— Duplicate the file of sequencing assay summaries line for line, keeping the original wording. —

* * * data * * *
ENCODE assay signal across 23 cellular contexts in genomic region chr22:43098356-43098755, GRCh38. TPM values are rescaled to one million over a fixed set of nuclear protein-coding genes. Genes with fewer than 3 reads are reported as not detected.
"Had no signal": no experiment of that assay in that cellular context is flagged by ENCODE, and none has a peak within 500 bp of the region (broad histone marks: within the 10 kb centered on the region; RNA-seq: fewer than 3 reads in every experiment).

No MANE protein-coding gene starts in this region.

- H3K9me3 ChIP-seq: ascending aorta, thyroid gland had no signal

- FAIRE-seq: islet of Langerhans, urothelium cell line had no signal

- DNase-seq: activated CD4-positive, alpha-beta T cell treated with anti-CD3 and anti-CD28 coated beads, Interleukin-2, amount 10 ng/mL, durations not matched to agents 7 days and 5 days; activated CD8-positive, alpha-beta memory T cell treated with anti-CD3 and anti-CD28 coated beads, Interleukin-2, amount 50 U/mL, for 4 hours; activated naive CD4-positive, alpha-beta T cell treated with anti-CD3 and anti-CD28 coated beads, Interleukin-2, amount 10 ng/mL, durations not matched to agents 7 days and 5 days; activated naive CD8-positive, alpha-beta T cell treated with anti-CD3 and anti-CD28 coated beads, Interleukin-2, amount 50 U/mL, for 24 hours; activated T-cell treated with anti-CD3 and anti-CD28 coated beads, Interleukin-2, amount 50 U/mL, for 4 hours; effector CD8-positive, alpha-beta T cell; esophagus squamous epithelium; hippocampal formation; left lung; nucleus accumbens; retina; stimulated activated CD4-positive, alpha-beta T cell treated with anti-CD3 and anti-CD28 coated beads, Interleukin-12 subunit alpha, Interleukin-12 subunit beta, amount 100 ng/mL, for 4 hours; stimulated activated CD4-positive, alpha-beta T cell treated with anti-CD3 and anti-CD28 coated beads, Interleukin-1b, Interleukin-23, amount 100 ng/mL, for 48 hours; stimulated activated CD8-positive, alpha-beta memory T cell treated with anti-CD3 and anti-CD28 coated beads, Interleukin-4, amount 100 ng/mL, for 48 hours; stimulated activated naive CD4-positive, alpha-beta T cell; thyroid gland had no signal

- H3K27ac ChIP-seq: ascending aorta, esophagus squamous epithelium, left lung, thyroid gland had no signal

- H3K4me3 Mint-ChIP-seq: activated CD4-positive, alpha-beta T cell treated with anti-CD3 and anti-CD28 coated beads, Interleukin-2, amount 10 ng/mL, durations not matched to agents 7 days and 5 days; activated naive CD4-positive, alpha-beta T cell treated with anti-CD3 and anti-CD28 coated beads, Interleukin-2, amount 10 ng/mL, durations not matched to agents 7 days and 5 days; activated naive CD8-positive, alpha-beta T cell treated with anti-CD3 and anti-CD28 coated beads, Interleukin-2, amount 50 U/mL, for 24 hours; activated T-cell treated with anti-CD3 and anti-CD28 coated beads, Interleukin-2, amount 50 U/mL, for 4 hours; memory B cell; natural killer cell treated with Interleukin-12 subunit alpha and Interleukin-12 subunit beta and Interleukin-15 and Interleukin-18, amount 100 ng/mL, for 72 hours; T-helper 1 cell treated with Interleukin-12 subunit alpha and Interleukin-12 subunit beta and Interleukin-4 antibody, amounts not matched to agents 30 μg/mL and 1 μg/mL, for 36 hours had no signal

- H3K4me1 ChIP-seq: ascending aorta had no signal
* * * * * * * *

ENCODE assay signal across 23 cellular contexts in genomic region chr22:43098356-43098755, GRCh38. TPM values are rescaled to one million over a fixed set of nuclear protein-coding genes. Genes with fewer than 3 reads are reported as not detected.
"Had no signal": no experiment of that assay in that cellular context is flagged by ENCODE, and none has a peak within 500 bp of the region (broad histone marks: within the 10 kb centered on the region; RNA-seq: fewer than 3 reads in every experiment).

No MANE protein-coding gene starts in this region.

- H3K9me3 ChIP-seq: ascending aorta, thyroid gland had no signal

- FAIRE-seq: islet of Langerhans, urothelium cell line had no signal

- DNase-seq: activated CD4-positive, alpha-beta T cell treated with anti-CD3 and anti-CD28 coated beads, Interleukin-2, amount 10 ng/mL, durations not matched to agents 7 days and 5 days; activated CD8-positive, alpha-beta memory T cell treated with anti-CD3 and anti-CD28 coated beads, Interleukin-2, amount 50 U/mL, for 4 hours; activated naive CD4-positive, alpha-beta T cell treated with anti-CD3 and anti-CD28 coated beads, Interleukin-2, amount 10 ng/mL, durations not matched to agents 7 days and 5 days; activated naive CD8-positive, alpha-beta T cell treated with anti-CD3 and anti-CD28 coated beads, Interleukin-2, amount 50 U/mL, for 24 hours; activated T-cell treated with anti-CD3 and anti-CD28 coated beads, Interleukin-2, amount 50 U/mL, for 4 hours; effector CD8-positive, alpha-beta T cell; esophagus squamous epithelium; hippocampal formation; left lung; nucleus accumbens; retina; stimulated activated CD4-positive, alpha-beta T cell treated with anti-CD3 and anti-CD28 coated beads, Interleukin-12 subunit alpha, Interleukin-12 subunit beta, amount 100 ng/mL, for 4 hours; stimulated activated CD4-positive, alpha-beta T cell treated with anti-CD3 and anti-CD28 coated beads, Interleukin-1b, Interleukin-23, amount 100 ng/mL, for 48 hours; stimulated activated CD8-positive, alpha-beta memory T cell treated with anti-CD3 and anti-CD28 coated beads, Interleukin-4, amount 100 ng/mL, for 48 hours; stimulated activated naive CD4-positive, alpha-beta T cell; thyroid gland had no signal

- H3K27ac ChIP-seq: ascending aorta, esophagus squamous epithelium, left lung, thyroid gland had no signal

- H3K4me3 Mint-ChIP-seq: activated CD4-positive, alpha-beta T cell treated with anti-CD3 and anti-CD28 coated beads, Interleukin-2, amount 10 ng/mL, durations not matched to agents 7 days and 5 days; activated naive CD4-positive, alpha-beta T cell treated with anti-CD3 and anti-CD28 coated beads, Interleukin-2, amount 10 ng/mL, durations not matched to agents 7 days and 5 days; activated naive CD8-positive, alpha-beta T cell treated with anti-CD3 and anti-CD28 coated beads, Interleukin-2, amount 50 U/mL, for 24 hours; activated T-cell treated with anti-CD3 and anti-CD28 coated beads, Interleukin-2, amount 50 U/mL, for 4 hours; memory B cell; natural killer cell treated with Interleukin-12 subunit alpha and Interleukin-12 subunit beta and Interleukin-15 and Interleukin-18, amount 100 ng/mL, for 72 hours; T-helper 1 cell treated with Interleukin-12 subunit alpha and Interleukin-12 subunit beta and Interleukin-4 antibody, amounts not matched to agents 30 μg/mL and 1 μg/mL, for 36 hours had no signal

- H3K4me1 ChIP-seq: ascending aorta had no signal